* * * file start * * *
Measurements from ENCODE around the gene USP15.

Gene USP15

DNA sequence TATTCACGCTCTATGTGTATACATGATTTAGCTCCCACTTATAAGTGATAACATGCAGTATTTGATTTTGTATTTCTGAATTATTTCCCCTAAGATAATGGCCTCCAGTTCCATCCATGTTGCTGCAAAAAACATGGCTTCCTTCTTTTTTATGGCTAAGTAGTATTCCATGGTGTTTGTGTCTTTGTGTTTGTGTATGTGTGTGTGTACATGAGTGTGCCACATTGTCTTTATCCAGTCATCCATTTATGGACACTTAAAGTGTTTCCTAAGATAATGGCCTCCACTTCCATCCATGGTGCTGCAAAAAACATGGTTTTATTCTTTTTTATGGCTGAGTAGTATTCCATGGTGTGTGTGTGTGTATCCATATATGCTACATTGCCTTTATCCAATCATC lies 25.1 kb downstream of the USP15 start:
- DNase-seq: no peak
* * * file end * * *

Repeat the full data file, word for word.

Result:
Measurements from ENCODE around the gene USP15.

Gene USP15

DNA sequence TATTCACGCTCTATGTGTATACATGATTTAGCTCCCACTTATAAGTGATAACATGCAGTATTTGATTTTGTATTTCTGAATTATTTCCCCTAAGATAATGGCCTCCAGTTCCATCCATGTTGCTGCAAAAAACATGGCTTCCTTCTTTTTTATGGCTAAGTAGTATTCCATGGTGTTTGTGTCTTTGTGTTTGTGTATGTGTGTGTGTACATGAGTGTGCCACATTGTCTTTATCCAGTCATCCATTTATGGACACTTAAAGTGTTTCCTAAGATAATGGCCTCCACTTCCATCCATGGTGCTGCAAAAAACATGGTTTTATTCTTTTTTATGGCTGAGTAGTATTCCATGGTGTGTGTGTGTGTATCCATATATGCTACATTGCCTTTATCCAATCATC lies 25.1 kb downstream of the USP15 start:
- DNase-seq: no peak